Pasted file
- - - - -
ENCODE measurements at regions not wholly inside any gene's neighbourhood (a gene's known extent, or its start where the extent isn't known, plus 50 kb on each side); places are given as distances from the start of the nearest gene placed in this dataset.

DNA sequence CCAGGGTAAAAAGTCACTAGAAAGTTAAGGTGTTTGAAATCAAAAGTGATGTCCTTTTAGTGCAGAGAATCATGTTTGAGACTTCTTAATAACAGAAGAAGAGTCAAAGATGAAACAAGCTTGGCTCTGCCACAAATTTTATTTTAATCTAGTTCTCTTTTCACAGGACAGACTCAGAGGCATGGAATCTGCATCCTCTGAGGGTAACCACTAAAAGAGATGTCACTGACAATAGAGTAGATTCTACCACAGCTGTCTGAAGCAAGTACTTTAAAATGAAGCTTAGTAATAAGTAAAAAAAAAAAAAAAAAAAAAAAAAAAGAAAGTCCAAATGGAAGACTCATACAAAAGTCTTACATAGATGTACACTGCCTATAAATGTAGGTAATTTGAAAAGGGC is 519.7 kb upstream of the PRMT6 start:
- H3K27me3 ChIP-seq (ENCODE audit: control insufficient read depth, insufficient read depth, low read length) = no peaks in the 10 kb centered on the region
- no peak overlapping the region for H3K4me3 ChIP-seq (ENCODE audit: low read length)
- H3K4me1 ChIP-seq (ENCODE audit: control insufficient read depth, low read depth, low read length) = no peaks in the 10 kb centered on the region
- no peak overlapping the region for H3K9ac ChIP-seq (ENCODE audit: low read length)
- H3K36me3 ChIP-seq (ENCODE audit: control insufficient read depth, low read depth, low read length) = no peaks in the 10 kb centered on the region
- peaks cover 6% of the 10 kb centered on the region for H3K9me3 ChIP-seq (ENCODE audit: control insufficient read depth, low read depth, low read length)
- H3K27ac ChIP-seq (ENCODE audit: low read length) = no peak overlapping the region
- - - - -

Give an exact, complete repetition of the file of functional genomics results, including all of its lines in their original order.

ENCODE measurements at regions not wholly inside any gene's neighbourhood (a gene's known extent, or its start where the extent isn't known, plus 50 kb on each side); places are given as distances from the start of the nearest gene placed in this dataset.

DNA sequence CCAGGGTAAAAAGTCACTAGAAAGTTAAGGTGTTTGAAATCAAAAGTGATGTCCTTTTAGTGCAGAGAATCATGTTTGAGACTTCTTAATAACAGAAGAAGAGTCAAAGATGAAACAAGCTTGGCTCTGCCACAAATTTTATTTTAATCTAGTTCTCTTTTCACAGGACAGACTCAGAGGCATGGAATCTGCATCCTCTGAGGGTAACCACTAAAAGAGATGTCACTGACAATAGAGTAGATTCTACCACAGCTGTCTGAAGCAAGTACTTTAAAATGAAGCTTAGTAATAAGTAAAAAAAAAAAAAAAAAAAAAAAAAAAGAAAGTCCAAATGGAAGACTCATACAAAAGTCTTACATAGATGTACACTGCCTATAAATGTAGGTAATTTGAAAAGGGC is 519.7 kb upstream of the PRMT6 start:
- H3K27me3 ChIP-seq (ENCODE audit: control insufficient read depth, insufficient read depth, low read length) = no peaks in the 10 kb centered on the region
- no peak overlapping the region for H3K4me3 ChIP-seq (ENCODE audit: low read length)
- H3K4me1 ChIP-seq (ENCODE audit: control insufficient read depth, low read depth, low read length) = no peaks in the 10 kb centered on the region
- no peak overlapping the region for H3K9ac ChIP-seq (ENCODE audit: low read length)
- H3K36me3 ChIP-seq (ENCODE audit: control insufficient read depth, low read depth, low read length) = no peaks in the 10 kb centered on the region
- peaks cover 6% of the 10 kb centered on the region for H3K9me3 ChIP-seq (ENCODE audit: control insufficient read depth, low read depth, low read length)
- H3K27ac ChIP-seq (ENCODE audit: low read length) = no peak overlapping the region